Far Away and Long Ago Summary
W. H. Hudson’s father was a colonist in South America, engaged in raising cattle, running a store, and being so amiable to everyone that he finally lost almost all his possessions. The mother was a stanchly religious New Englander, known in the whole section south of Buenos Aires as a good woman and kind friend. Hudson’s parents loved people so well that their house became a regular stopping place for all travelers.
Even in childhood Hudson was interested in people of all sorts and in every kind of bird, animal, and insect. Though there were many children in the family, he himself was almost a solitary wanderer. At one time his mother, who shared his intense love of nature, was worried because he often stood alone and transfixed. Finally she followed him, only to find he was watching a bird on its nest; she was satisfied that he was not eccentric but that he merely wanted to be by himself.
Hudson believed that in little children the sense of smell was as important to their pleasure as sight and sound. To him, as far back as he could remember, the smells of the pampas grasses and flowers, of the cattle and horses, of the garlic and cumin-seed seasoning, of the Saladero or slaughtering grounds were as vivid as the coloring of the parakeets and flamingos, the feel of bristly thistleweed, or the lovely sounds of flocks of pipits.
The house in which he was born was called “The Twenty-five Ombu Trees” because that many huge, century-old Ombu trees around the house made the place a landmark on the open pampas. There was also one other tree on the place—an unnamed variety—which blossomed so freely and deliciously each November that neighbors, smelling the blossoms on the wind, would come to beg a branch to perfume their own houses.
When the family moved, Hudson found around his second home many other kinds of trees, black acacia, Lombardy poplar, red willow, peach, pear. These he came to love by smell, sight, and touch when he was still too small to wander far from the house.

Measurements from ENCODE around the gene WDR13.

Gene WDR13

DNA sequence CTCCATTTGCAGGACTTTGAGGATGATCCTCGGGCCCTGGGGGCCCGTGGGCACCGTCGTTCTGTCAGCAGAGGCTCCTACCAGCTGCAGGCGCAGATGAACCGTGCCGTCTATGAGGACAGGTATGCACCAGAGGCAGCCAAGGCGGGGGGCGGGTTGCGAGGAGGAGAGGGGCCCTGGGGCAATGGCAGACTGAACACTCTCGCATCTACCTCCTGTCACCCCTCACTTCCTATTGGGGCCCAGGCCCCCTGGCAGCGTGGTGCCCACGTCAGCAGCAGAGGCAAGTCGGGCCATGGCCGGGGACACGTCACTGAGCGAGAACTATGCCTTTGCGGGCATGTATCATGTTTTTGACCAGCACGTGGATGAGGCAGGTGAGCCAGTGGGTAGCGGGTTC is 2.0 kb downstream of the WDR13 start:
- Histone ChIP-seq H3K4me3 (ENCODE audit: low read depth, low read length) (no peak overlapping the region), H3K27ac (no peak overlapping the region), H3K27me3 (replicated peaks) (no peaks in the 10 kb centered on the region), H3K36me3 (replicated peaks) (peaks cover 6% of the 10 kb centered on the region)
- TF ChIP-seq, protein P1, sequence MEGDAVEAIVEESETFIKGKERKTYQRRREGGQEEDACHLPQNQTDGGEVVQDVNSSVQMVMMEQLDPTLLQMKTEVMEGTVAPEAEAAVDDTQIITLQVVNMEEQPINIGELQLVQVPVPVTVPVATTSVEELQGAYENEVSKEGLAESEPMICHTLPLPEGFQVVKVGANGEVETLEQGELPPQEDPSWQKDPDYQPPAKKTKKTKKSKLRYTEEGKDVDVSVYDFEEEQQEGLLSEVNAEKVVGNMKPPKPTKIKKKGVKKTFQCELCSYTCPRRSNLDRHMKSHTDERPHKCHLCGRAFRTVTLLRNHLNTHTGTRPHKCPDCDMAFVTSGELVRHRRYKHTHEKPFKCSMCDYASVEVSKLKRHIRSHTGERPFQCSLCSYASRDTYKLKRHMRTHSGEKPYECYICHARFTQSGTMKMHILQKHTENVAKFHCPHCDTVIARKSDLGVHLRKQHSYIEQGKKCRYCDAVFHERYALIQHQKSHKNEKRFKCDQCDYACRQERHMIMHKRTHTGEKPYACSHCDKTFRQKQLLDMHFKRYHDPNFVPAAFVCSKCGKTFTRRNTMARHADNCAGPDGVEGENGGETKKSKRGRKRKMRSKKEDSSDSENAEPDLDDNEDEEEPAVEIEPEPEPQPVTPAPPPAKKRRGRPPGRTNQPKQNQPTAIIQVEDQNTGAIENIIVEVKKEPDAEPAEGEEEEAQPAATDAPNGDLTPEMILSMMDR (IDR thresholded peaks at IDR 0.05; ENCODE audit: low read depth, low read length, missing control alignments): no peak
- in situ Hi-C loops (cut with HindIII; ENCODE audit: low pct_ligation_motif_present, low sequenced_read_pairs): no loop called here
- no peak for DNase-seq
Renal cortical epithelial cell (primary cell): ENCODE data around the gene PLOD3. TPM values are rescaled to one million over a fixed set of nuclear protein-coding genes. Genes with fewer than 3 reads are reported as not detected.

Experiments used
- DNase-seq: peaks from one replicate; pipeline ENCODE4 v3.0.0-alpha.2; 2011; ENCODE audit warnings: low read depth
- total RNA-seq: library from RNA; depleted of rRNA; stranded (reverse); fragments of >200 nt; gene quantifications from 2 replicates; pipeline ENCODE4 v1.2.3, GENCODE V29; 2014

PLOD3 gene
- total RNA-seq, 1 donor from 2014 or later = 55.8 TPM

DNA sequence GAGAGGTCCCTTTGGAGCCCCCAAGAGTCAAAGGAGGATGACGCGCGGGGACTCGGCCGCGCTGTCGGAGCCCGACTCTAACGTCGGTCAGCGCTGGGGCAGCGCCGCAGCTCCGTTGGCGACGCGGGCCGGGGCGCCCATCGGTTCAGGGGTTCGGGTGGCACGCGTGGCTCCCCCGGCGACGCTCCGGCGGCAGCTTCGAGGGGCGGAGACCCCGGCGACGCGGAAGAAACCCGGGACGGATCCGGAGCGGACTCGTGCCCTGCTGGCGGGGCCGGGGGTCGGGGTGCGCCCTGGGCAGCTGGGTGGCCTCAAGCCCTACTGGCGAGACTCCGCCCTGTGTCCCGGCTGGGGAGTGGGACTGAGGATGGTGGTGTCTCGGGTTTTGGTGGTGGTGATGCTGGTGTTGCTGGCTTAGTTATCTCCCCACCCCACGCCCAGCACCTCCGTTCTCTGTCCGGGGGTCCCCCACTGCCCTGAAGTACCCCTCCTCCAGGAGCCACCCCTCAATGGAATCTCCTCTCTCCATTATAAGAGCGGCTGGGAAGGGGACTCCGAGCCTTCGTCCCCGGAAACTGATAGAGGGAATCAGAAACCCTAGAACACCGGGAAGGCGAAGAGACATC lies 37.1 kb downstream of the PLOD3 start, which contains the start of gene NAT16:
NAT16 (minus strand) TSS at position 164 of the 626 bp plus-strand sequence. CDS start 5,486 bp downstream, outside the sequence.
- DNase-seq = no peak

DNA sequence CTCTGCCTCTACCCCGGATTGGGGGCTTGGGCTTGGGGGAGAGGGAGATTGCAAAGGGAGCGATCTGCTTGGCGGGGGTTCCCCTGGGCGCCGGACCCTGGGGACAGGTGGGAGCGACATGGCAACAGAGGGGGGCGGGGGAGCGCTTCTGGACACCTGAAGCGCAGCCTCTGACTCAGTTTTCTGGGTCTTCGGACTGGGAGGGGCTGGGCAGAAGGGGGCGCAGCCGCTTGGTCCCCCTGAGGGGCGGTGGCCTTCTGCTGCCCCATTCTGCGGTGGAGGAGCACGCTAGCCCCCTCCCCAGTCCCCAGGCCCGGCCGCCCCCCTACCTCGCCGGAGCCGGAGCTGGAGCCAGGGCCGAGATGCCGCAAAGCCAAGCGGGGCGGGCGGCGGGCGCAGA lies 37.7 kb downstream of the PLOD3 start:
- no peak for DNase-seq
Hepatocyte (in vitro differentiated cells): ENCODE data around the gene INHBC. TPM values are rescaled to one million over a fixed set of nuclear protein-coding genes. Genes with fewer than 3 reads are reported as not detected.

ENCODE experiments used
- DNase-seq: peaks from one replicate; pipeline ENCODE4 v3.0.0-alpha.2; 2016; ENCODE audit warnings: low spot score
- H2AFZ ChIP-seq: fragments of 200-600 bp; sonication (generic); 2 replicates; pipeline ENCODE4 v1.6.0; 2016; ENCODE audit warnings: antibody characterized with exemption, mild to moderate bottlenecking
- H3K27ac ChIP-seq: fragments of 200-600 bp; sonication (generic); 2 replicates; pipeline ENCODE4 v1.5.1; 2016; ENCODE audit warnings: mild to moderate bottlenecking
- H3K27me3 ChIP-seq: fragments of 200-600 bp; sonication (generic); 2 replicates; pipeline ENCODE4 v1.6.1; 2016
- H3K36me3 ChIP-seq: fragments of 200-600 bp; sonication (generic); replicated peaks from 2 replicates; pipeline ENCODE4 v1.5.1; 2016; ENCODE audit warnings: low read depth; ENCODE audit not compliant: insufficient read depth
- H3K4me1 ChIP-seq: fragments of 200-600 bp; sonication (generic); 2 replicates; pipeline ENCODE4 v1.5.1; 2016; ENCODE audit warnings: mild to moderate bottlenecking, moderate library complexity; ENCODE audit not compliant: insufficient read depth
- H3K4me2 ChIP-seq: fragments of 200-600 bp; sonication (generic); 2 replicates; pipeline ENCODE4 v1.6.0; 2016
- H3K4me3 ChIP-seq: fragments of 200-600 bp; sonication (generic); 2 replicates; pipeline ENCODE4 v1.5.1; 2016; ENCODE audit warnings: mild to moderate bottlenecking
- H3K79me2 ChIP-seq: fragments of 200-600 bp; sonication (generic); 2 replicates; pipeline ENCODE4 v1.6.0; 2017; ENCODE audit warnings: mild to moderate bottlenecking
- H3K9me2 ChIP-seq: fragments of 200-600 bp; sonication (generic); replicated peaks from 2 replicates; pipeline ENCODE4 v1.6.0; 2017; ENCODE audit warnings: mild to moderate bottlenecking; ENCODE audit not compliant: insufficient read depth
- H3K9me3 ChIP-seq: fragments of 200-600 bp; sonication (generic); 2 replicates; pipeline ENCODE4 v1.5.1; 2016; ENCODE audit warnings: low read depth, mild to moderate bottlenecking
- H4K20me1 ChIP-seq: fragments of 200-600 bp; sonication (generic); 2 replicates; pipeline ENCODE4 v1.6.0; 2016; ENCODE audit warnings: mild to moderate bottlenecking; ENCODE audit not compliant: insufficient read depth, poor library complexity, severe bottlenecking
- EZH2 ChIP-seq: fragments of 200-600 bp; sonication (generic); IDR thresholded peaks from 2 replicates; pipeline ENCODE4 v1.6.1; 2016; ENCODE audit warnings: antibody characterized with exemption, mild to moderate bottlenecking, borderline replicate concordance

There were birds—hawks, cowbirds, doves, pigeons, eagles, pipits—and animals, domestic and wild, to entertain him. There were thousands of rats nearby that had to be smoked out periodically. One day, while the men were pouring deadly fumes down the rat holes, Hudson was watching. Suddenly he saw a small armadillo trying to escape by furiously digging a new hole. He caught hold of its scaly tail and tried to pull the animal backwards. The armadillo paid no attention to him but kept on digging, kicking the dirt back into his face. Before long Hudson found himself pulled to the ground as he clung stubbornly to the animal’s tail. The contest was small-boy pride against animal desperation, and it was not until his arm had been pulled down into the hole that Hudson let go.
He found snakes fascinating, particularly a colony that lived under the flooring of the house. As he lay in bed, he could hear them moving around, and he often wondered whether they would coil around his legs if he slid to the floor. Until he fell asleep, he could hear their conversations go on, conversations that were a series of sighing sounds, then twenty or thirty ticks, then the sighing sounds again.
When he was six years old, he was given a pony and allowed to roam at will over the pampas. His interests in nature increased, as did his acquaintance with new species.
He also learned to know people better because he learned that his neighbors were invariably kind to a little boy who wanted only to find out what new birds were around.
One place he visited often was Los Alamos, near a stream that was a delight to him because of the running water, the earthly odors, and the numbers of birds. Dona Pascuala lived at Los Alamos; she was old and wrinkled, her hair white, and her face as brown as the cigar she had constantly in her mouth. She was always interested in the Hudsons. One day she came to tell them that rain which had fallen for weeks would surely stop soon. Her saint was St. Anthony,...
(The entire section is 1,403 words.)